"It's too bad. If this were a decade ago I would have said, 'give the kid an assignment' and sent you down the hall with something. Then I would have sent you upstairs to Life magazine; they would have made you an apprentice and you'd be on your way to a career. Now, I've got nothing to give you." A little over two years ago Don Delliquanti, an assistant photo editor at Sports Illustrated, gave me that less than uplifting news. I, like most every young photographer trying to make their mark in New York, made the rounds of the magazine photo departments. Sports Illustrated is one of the more generous to the collection of kids that walk through their door, but in some ways, with the current budget cuts, the rounds appear to be more an act of futility than a step in building a career. To make it worse the financial crisis has lead to a situation where budgets are being cut further, magazines are folded at a greater speed, and newspapers are shedding staff and closing bureaus by the day.
The question, at least from the younger photographer's perspective, is, what does this do to the traditional methods of building a career? The short answer is that it fundamentally changes the strategies required. The long one is more complicated. Making one's name as a magazine or newspaper photographer is harder than ever for all the reasons described above. It doesn't make it impossible but it does make it harder. Anecdotally, stories abound of j-school graduates bouncing between several internships before realizing there are no jobs, and a look at the staff working at a bar in NYC or any of the Apple Computer repair stores will turn up scores of people possessing degrees in photography.
NGOs and foundations as sponsors for long-term projects was a second avenue many photographers pursued. Unfortunately, foundations and NGOs are going to be tight on money until stock prices again rise. Foundations in the U.S. are required to spend 5 percent of their assets every year. If their endowments have shrunk, so does the value of that 5 percent. If there is less money available I guarantee you the chance of a photographer being added to the budget is going to go down significantly.
Then there are the small "bread and butter" jobs that are harder to land. The quick corporate job for their newsletter has been replaced with a marketing assistant using a point-and-shoot camera. My worry is that as budgets get cut, more of the work will be passed off to that marketing assistant.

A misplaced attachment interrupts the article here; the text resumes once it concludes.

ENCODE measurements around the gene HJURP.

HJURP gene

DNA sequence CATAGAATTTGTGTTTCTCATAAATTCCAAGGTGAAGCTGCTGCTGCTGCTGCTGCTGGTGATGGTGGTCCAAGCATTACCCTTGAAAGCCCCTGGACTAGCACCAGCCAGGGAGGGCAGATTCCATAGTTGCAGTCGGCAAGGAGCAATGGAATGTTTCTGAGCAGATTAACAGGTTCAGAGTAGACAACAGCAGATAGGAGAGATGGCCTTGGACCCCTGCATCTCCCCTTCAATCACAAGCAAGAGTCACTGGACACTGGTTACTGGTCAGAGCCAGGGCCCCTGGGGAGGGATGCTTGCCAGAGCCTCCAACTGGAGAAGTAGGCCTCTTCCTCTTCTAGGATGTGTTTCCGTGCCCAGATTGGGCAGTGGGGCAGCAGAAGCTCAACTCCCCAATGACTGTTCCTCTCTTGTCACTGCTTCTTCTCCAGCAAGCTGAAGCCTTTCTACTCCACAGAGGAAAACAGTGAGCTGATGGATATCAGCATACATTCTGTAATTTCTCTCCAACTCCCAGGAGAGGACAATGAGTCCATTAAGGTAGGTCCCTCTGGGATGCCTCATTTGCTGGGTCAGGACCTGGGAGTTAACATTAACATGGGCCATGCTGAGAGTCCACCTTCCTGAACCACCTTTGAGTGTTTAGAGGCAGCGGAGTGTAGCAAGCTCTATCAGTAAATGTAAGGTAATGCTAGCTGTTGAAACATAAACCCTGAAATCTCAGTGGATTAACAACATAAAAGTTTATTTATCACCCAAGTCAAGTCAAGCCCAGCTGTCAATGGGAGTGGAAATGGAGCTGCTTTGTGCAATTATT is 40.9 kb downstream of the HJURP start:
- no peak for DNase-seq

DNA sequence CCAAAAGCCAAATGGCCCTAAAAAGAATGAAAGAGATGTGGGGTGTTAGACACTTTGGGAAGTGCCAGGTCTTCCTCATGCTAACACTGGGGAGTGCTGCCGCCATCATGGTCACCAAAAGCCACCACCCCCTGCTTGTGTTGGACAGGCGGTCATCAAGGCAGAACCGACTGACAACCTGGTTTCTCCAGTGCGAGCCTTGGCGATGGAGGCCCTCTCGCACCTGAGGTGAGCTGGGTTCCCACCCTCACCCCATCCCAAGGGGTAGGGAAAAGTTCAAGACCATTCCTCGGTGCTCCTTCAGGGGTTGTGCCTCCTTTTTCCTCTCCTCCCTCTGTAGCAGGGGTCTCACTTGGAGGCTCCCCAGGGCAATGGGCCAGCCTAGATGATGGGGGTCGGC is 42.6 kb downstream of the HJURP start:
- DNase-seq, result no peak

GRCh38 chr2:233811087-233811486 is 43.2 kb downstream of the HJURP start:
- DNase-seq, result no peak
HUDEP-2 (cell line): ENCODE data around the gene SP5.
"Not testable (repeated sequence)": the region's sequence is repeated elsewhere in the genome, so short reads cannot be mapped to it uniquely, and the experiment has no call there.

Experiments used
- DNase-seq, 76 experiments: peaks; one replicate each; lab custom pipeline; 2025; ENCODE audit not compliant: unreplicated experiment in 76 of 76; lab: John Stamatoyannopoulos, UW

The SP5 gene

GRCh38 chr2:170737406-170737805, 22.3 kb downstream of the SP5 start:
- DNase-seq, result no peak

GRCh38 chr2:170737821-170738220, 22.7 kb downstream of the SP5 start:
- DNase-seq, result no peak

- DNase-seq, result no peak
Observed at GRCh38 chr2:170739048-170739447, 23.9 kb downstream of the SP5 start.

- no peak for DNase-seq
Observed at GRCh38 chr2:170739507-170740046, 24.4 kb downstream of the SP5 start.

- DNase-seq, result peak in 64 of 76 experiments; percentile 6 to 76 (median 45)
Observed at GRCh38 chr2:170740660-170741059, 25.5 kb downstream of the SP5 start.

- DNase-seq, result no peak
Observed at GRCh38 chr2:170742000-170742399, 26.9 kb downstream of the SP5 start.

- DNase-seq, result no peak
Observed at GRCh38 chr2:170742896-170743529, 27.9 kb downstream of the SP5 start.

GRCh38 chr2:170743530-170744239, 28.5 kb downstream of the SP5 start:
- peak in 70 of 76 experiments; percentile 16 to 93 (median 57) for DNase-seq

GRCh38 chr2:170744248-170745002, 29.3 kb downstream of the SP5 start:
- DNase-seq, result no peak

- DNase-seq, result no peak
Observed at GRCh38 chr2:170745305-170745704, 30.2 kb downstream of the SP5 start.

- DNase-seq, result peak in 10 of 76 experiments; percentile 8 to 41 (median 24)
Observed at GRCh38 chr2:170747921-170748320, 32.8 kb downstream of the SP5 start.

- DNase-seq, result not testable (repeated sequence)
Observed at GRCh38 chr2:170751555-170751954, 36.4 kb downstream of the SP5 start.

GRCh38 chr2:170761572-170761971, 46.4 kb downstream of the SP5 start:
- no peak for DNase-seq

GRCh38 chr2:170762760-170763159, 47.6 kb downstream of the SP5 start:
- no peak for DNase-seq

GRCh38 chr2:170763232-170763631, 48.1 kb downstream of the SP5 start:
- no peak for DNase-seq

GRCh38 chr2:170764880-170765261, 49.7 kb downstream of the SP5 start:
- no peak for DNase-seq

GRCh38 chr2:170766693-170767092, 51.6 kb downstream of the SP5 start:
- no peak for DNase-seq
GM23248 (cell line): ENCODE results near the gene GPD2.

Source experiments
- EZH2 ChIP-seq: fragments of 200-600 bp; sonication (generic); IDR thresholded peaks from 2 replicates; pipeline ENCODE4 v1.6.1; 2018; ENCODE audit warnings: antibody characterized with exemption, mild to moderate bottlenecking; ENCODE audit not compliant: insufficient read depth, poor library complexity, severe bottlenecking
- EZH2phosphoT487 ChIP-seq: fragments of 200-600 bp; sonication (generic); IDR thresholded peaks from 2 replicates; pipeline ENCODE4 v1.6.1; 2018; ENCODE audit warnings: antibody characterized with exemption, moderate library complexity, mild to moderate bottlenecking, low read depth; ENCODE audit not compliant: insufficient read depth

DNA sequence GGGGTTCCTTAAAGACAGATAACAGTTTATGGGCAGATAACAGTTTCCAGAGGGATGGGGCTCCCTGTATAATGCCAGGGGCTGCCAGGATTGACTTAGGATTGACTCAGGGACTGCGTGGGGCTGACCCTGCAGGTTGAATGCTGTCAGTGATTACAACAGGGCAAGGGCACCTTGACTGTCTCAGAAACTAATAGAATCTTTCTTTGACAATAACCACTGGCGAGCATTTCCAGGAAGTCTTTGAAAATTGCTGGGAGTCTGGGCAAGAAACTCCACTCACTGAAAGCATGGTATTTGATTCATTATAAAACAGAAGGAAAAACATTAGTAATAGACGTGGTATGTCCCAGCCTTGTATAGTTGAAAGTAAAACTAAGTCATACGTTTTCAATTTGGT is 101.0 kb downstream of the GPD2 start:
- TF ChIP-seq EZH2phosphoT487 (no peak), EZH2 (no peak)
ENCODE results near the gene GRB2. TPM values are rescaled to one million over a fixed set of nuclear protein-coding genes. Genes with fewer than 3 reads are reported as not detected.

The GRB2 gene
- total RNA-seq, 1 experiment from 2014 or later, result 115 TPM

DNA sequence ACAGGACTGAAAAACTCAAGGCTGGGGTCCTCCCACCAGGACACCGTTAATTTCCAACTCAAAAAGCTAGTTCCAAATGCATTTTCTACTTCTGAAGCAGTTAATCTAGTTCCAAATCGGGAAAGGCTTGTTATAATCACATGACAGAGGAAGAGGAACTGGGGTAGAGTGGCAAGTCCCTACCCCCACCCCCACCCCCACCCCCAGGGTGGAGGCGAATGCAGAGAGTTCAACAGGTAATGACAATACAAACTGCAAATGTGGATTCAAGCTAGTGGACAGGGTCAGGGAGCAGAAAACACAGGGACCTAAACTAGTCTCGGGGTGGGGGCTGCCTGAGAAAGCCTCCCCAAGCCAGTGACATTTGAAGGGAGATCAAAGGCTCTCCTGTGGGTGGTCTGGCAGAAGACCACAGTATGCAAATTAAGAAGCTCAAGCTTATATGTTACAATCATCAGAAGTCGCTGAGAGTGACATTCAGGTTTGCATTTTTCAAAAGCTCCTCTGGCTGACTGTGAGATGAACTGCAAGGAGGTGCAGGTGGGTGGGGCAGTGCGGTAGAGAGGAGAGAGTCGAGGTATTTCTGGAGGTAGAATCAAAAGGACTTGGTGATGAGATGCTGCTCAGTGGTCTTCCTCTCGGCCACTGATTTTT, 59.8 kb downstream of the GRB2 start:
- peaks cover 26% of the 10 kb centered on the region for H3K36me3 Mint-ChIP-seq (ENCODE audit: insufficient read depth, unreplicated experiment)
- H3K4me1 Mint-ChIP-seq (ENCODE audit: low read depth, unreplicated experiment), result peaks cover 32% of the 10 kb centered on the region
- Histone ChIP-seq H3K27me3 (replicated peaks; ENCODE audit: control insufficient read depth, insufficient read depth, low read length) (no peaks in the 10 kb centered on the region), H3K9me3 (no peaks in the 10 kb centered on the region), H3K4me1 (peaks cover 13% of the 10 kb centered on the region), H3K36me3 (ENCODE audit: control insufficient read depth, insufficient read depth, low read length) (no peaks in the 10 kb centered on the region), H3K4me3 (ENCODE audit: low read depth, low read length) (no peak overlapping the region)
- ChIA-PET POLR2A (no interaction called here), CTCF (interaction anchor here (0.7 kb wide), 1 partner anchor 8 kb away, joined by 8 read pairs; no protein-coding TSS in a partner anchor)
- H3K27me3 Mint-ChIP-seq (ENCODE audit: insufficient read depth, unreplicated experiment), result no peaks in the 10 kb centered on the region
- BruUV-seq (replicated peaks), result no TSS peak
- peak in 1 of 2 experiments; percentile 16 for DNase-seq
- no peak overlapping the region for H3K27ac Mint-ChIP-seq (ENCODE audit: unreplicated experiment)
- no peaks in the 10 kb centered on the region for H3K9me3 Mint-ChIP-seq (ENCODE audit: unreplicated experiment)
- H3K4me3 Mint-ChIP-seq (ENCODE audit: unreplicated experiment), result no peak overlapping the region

Looking at the market trends one might want to go to medical school, but there are still opportunities for young photographers. It is still important to approach all of the above sources. Work can be found from these sources, but it is harder to cobble together a living. The second and more important strategy in the market is to approach and create new sources of funding. Given budget cuts, it might make more sense to target companies that don't traditionally hire photographers than to send a mailer to magazine editors. There are always plenty of smaller design firms and independent designers who hire photographers only once or twice a year. Reach 20-30 independent designers and you have a career.
Too few photographers seek growth areas in the economy. Avoid cars, insurance, financial and pretty much anything else that is tanking. But why not look at the second stimulus package Congress is putting together and target organizations getting the money? Is there a major infrastructure project in your backyard that just got a big earmark? Where are venture capital firms putting their money? Add the Financial Times and the Wall Street Journal to Advertising Age when looking for potential clients to target.
For editorial, new media is still fairly unexplored territory for photographers. The New York Times recently ran a story on small Internet publications. They may not have huge budgets but they also represent a potential market for photographers. Many of these publications haven't traditionally used photography but that doesn't mean you can't convince them of its value. I just added one of these publications as a client.
I've always joked with aspiring photographers that photography is a career of long hours, little pay, no stability, and generally a sacrifice of comfort and ease in the search for photos. If after hearing all that you still want to be in the field, you belong in it.